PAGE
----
By Daniel Magennis, M.A. Candidate, Queen’s University, Belfast
Thrillers which take Troubles-era Ireland as their subject matter form a distinct genre in their own right. The Troubles Thriller, or Troubles Trash, as it is sometimes known, has become the primary form of literary representation of Northern Ireland and its benighted capital Belfast (which has itself been described as “the noirest city on earth”). While the novels might be didactically unremarkable and have done little to challenge the tabloid representations on offer, some met with considerable commercial success both within and outside of the English-speaking world.
Some four hundred Troubles Thrillers have been identified (see the University of Ulster’s CAIN web service for a comprehensive list). One of the most widely read authors was British-born Jack Higgins (b. 1929) whose nine novels on the Troubles were published across the globe in almost thirty different languages.
A world map of Jack Higgins’ translations
Even before Higgins’ international success, an array of worldwide news coverage had made Belfast a good place for violence and intrigue, which some authors sought to capitalise on (‘How Noir is Belfast?’). Some of the France’s most notable mass-market publishers brought France a gritty Northern Irish realism. Even if some of it was shrouded in heavy-handed mythologisation of Ireland and the Irish.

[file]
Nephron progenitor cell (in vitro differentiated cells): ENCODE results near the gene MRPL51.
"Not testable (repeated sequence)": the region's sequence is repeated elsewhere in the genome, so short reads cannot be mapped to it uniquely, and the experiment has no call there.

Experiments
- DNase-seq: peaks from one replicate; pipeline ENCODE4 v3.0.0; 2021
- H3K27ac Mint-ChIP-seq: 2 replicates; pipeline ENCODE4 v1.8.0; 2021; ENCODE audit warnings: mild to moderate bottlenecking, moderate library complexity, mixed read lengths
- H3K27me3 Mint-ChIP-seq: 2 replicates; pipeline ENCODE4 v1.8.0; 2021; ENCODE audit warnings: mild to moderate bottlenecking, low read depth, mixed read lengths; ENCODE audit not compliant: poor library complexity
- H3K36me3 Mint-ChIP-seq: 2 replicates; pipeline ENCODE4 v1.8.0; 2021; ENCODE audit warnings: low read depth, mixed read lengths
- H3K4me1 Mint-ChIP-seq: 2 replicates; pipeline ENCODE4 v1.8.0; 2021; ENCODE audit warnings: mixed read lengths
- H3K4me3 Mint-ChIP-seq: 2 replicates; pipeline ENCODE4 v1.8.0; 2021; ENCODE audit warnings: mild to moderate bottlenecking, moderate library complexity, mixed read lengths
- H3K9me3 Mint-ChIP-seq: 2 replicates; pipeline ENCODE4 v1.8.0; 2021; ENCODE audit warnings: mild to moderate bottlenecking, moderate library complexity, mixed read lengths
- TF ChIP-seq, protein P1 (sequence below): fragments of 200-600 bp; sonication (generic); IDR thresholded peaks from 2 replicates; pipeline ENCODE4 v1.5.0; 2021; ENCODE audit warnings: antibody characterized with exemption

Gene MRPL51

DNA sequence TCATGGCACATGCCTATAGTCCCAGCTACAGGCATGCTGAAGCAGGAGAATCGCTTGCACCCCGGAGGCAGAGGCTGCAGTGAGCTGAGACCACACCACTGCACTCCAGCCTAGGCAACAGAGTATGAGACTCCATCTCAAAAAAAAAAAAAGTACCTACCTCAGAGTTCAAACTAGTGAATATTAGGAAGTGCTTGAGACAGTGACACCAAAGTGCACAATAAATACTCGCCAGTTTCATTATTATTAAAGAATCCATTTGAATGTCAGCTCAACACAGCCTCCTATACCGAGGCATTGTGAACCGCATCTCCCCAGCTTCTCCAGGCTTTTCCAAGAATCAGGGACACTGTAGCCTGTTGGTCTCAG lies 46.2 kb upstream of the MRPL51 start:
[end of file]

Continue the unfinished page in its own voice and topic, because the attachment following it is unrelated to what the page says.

One particular work was Jean-Gérard Imbar’s Ah ça I.R.A.! (1974), published in the iconic Série noire provides the reader with a comic, surprisingly nuanced, and still no less imaginative, depiction of Belfast. The novel traded heavily on imagery of the French Revolution (its title is a pun on the famous Revolutionary hymn, ‘Ah ça ira’). Also of note is Gérard de Villiers’ Furie à Belfast, also published in 1974. It was one of the few French Troubles thrillers to be translated from French, published in English, Danish, Dutch, Finnish, German, and Italian.